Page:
A Tenant Receives a Lease Contract (1750)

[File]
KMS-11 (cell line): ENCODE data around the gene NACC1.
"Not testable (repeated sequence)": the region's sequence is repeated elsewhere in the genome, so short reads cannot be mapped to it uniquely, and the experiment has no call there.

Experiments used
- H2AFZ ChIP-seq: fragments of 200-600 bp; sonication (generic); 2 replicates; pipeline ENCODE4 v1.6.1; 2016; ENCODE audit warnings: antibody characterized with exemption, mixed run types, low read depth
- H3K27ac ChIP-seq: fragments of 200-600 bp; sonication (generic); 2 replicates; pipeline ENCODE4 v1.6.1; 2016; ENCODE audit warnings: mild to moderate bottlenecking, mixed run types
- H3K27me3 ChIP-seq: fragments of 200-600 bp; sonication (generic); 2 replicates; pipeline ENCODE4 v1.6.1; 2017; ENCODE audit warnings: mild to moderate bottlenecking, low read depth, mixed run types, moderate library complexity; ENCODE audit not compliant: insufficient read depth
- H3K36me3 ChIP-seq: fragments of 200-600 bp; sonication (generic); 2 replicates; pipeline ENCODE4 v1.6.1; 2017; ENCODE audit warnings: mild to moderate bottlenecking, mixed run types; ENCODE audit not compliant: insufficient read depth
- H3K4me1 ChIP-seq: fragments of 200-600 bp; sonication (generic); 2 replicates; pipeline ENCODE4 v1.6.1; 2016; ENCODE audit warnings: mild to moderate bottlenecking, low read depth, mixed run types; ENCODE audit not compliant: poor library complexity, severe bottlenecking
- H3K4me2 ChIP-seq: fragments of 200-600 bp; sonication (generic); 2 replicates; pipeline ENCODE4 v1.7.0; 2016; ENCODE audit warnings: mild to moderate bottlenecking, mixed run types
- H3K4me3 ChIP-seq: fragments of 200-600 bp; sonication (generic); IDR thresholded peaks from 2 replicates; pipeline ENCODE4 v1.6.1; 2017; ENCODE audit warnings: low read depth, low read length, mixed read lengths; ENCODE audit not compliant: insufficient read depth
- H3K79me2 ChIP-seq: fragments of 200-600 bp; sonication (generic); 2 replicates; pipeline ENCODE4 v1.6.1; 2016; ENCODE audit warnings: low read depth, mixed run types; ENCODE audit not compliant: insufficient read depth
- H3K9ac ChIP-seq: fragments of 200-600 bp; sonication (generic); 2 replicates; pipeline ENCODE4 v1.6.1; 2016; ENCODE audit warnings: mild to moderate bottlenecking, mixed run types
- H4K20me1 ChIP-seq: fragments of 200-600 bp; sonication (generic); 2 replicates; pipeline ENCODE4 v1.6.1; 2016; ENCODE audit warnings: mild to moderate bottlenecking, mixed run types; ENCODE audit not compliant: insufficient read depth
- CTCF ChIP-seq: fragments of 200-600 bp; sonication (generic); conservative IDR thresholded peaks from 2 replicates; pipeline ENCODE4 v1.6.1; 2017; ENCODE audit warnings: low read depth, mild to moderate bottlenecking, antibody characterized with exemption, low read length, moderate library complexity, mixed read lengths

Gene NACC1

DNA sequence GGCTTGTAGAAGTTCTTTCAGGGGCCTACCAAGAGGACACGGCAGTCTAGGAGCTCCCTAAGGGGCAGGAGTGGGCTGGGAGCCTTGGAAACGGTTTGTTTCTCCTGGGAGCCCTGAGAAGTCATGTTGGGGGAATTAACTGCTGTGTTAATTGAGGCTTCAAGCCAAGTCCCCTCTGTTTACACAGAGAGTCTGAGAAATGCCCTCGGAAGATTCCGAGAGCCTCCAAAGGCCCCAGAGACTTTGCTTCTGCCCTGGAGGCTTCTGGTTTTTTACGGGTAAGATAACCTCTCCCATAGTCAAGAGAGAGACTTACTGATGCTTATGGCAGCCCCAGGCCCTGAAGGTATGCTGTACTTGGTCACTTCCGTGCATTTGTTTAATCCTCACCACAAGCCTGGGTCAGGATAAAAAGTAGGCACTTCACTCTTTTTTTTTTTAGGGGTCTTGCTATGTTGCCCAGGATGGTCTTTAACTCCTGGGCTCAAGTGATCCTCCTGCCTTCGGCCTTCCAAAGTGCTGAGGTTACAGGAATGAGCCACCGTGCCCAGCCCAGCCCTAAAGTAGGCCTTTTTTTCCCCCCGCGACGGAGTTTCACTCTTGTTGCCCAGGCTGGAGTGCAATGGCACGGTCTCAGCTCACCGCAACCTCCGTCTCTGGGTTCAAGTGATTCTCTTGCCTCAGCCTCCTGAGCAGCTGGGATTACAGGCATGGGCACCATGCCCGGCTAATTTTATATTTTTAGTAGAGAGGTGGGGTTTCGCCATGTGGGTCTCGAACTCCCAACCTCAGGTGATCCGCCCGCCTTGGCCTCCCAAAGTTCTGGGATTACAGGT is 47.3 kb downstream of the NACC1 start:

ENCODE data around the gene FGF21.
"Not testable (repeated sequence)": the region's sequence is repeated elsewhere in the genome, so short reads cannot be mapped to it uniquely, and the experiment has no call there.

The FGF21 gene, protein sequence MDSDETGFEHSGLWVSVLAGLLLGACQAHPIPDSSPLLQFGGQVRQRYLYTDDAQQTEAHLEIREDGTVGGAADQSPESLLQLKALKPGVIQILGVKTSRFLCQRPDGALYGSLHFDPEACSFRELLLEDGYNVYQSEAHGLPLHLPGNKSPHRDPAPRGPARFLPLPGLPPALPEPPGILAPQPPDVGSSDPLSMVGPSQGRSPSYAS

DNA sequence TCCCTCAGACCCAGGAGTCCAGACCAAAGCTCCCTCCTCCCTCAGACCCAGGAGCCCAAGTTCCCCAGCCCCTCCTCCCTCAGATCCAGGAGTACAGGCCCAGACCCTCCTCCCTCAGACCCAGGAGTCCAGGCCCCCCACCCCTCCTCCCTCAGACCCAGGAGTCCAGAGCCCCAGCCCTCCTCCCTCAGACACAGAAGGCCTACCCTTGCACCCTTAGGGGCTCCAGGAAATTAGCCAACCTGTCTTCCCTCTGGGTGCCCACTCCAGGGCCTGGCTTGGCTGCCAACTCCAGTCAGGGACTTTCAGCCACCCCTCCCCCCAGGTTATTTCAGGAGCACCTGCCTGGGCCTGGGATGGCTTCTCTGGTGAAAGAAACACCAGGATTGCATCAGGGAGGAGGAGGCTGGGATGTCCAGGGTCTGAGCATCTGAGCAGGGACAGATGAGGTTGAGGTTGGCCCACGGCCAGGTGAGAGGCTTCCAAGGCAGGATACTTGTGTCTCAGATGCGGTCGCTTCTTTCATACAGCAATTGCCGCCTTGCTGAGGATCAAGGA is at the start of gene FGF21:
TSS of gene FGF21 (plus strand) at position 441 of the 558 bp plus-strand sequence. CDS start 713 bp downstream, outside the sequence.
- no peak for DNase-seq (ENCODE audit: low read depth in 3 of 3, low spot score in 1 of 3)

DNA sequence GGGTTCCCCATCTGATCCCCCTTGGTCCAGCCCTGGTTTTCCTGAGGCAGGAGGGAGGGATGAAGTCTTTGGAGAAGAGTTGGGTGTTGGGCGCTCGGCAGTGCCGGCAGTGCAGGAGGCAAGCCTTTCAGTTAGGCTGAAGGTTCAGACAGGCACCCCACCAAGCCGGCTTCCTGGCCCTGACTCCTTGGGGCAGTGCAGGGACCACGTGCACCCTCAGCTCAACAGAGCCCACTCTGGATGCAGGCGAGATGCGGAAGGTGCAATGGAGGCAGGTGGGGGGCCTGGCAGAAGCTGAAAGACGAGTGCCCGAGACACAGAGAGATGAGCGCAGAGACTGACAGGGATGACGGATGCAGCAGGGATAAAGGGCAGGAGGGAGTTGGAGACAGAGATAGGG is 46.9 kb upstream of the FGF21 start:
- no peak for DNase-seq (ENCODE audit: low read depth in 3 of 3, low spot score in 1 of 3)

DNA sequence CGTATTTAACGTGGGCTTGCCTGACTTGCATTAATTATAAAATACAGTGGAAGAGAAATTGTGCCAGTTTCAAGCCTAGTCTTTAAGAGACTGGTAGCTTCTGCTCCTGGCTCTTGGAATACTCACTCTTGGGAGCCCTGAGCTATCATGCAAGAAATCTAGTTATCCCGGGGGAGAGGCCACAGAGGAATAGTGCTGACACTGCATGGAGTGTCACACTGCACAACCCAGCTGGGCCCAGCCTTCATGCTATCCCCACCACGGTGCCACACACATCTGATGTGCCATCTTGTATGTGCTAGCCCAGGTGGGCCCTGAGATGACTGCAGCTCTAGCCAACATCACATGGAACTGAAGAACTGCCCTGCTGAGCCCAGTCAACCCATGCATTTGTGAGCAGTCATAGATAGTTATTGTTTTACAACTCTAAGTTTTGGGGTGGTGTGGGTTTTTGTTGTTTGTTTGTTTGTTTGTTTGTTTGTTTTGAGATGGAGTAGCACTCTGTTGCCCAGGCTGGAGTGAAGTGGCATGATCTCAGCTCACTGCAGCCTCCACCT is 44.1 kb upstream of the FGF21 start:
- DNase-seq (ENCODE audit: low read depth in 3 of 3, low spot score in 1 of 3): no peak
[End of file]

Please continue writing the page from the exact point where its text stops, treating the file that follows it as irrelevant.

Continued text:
Taken from the 1750 edition of Franz Philipp Florinus’ Oeconomus prudens et legalis. Oder Allgemeine kluge und rechtsverständige Hausvatter [Oeconomus prudens et legalis. Or the Generally Prudent and Judicious Housefather], the scene below shows an estate owner bestowing a leasehold contract upon a young tenant farmer. It was common throughout the German lands for farmers subject to seigneurial overlordship to receive contracts or occupancy deeds spelling out the rents they owed their landlord, as well as other obligations, including those to elderly farm couples living in retirement on the new tenant’s holding. Such contracts must be distinguished from deeds of property-ownership in the modern sense of undivided property. In the early modern world, landed property was typically encumbered by multiple claims exercised by the state, the church, the seigneurial lord, and the commoner tenant (whatever his legal status, be it free or servile). Copperplate engraving by unknown artist published in Oeconomus prudens et legalis. Oder Allgemeine kluge und rechtsverständige Hausvatter (1750).